How To Send Videos On Your Android Device to Chromecast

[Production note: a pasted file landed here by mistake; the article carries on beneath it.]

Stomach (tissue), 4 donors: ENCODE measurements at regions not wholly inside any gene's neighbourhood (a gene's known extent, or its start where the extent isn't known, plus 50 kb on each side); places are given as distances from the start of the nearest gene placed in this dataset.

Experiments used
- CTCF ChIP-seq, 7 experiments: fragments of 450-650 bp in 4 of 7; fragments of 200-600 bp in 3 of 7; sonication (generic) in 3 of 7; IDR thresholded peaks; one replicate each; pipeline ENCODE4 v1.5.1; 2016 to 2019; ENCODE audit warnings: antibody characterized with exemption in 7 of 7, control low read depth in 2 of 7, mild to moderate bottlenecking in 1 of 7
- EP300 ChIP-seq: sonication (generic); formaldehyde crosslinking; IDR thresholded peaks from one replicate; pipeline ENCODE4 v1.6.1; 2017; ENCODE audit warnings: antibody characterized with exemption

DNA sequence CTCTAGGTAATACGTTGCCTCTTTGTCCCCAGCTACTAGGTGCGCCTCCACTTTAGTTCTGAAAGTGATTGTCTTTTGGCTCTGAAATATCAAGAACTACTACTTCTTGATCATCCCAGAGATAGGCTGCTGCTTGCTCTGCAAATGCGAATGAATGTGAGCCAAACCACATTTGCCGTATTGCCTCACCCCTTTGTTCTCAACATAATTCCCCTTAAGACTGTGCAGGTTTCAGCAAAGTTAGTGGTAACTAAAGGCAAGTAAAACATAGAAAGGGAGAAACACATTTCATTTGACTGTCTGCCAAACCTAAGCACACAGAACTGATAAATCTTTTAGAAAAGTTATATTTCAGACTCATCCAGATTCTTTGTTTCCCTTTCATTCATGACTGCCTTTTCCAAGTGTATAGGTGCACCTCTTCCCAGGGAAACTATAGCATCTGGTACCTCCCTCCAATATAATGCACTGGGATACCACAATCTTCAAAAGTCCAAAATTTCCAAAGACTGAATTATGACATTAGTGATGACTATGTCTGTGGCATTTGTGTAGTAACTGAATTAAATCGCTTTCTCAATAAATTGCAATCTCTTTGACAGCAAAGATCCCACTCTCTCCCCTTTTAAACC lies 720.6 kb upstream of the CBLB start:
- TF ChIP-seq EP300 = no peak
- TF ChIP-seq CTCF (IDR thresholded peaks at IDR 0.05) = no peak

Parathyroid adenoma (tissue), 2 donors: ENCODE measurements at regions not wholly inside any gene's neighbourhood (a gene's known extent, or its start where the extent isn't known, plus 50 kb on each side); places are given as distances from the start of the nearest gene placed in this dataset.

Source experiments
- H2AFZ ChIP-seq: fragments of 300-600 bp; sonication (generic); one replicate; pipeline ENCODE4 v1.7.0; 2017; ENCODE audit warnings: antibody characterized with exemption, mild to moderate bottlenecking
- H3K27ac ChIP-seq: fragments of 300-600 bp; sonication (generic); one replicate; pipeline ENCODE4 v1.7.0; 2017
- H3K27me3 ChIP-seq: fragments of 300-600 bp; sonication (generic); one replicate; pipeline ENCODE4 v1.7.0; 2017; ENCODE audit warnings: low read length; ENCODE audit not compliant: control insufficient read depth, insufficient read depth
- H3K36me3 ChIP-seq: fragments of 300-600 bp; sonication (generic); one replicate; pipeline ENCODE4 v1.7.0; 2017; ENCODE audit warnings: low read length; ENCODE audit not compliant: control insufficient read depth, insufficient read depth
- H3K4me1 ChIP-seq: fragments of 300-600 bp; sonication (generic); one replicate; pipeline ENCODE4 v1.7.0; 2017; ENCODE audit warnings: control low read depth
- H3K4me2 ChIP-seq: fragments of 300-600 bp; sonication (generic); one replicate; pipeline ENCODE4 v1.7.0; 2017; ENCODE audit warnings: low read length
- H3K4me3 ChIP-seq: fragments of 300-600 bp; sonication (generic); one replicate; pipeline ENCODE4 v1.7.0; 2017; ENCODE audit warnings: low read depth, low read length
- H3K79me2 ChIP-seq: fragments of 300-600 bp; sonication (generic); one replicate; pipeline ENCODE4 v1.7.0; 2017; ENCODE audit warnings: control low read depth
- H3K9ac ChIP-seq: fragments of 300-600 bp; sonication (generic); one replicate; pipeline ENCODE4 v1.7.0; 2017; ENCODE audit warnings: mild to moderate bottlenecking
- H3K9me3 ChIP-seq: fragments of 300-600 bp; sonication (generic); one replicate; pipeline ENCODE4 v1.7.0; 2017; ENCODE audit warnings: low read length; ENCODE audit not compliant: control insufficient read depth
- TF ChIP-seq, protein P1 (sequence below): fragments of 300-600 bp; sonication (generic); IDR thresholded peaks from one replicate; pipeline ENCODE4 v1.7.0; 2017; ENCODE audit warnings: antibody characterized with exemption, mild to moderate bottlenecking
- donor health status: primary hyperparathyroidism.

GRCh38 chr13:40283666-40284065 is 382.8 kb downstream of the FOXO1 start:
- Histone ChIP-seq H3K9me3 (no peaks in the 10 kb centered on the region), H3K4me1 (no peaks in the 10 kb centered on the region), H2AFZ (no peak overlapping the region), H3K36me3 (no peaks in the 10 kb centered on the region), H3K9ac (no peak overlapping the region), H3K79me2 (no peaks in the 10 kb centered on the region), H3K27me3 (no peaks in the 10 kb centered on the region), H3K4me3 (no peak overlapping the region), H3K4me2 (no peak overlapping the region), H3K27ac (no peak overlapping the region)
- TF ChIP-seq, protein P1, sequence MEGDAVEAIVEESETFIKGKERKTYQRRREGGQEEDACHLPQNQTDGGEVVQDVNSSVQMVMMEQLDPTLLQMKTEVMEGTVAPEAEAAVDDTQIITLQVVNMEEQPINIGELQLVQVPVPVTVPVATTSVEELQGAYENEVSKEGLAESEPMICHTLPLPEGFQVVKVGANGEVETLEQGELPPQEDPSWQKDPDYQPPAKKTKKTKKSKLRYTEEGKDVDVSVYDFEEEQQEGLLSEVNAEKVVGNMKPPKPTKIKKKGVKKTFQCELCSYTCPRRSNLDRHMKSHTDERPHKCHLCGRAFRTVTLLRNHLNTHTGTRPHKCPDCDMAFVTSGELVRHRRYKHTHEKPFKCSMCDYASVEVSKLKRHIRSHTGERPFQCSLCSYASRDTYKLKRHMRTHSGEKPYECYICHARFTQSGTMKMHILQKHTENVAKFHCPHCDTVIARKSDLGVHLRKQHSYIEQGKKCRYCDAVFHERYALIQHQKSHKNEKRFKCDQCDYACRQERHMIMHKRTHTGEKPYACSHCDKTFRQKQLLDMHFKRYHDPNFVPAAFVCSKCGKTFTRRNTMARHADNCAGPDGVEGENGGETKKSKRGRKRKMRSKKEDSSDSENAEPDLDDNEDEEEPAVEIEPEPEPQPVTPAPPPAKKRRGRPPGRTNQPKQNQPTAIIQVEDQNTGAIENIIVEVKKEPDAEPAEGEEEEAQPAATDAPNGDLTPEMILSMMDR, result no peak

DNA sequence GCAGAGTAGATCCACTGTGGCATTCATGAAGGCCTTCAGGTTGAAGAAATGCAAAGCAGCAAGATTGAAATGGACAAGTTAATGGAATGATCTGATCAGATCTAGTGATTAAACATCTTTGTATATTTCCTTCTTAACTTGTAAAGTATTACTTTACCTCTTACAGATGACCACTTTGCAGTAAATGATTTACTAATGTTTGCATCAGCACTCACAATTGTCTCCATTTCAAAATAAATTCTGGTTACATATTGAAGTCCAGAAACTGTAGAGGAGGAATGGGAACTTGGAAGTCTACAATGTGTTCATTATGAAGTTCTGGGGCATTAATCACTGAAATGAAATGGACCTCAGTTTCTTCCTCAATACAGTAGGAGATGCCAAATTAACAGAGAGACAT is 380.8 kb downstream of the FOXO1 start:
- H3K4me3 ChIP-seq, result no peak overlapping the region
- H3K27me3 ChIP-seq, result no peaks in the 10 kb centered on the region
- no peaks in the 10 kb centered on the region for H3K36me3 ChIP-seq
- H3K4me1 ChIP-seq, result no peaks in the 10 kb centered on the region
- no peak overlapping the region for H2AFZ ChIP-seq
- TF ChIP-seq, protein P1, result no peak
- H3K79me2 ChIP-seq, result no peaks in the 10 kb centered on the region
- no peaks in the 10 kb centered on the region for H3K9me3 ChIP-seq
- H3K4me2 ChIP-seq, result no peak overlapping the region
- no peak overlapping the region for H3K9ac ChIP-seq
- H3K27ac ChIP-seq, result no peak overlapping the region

first_imgWhy IoT Apps are Eating Device Interfaces Tags:#Android#android app#casting#chromecast#ES File Explorer#Google#mobile app The Rise and Rise of Mobile Payment Technology Related Posts What it Takes to Build a Highly Secure FinTech …center_img Chromecast, Google’s $35 little TV streaming device, keeps learning new tricks. Here’s a good one that will let you play videos from an Android phone or tablet on your television.Most people know Chromecast because it lets you easily stream Netflix, YouTube and other video services to your TV using your phone as a remote control. With a little help from a new Chromecast plugin for the popular ES File Explorer File Manager app, reports Gizmodo, it can also send videos stored on your Android gadget to your big flat screen TV. ES File Explorer isn’t the first app to offer this functionality, but it does look like one of the best. I took it for a spin and was impressed with the results. With other apps, I’ve seen a lot of fitful stutters and stops, or dropped connections. This one held its connection well for videos as well as songs. The ES File Explorer app itself is already a pretty handy file manager for Android devices, one that puts the folder structure of your phone and its memory card, if you have one, on view. Now with the ES Chromecast plugin, the combination makes easy and stable work of sending videos, photos and music to the TV. Here’s how: To start, download the ES File Explorer app here. (It’s free.) Open a video, picture or song inside the app.Tap the “play” icon at the top right. (It looks like a triangle set inside a phone.) It will tell you to give you the option to download the ES Chromecast plugin.Once you’ve done that, head back to the app.Now touch the icon with the three dots in the upper right, and pick your Chromecast from the drop down menu.You may have to tap the “play” icon beside it again.Now, when you want to switch between playing the file on the mobile device or on the Chromecast, just touch the “play” icon. You control pausing and skipping from your phone or tablet. The stream doesn’t just work for video either. Local casting of songs and photos work from your Android gadget too. In my test, the screen flickered for a moment, then the casting action kicked in like a champ. The whole process, including download, took seconds. Chromecast wasn’t actually intended to run off a local network for this type of direct streaming from gadgets, so it’s a nice surprise to see an app that makes it work so well. Given that the new Nexus Player essentially has a Chromecast stuffed inside, third-party apps like this can give Google’s growing family of TV offerings some intriguing new uses beyond binge-watching. All photos by Adriana Lee for ReadWrite Role of Mobile App Analytics In-App Engagement adriana leelast_img

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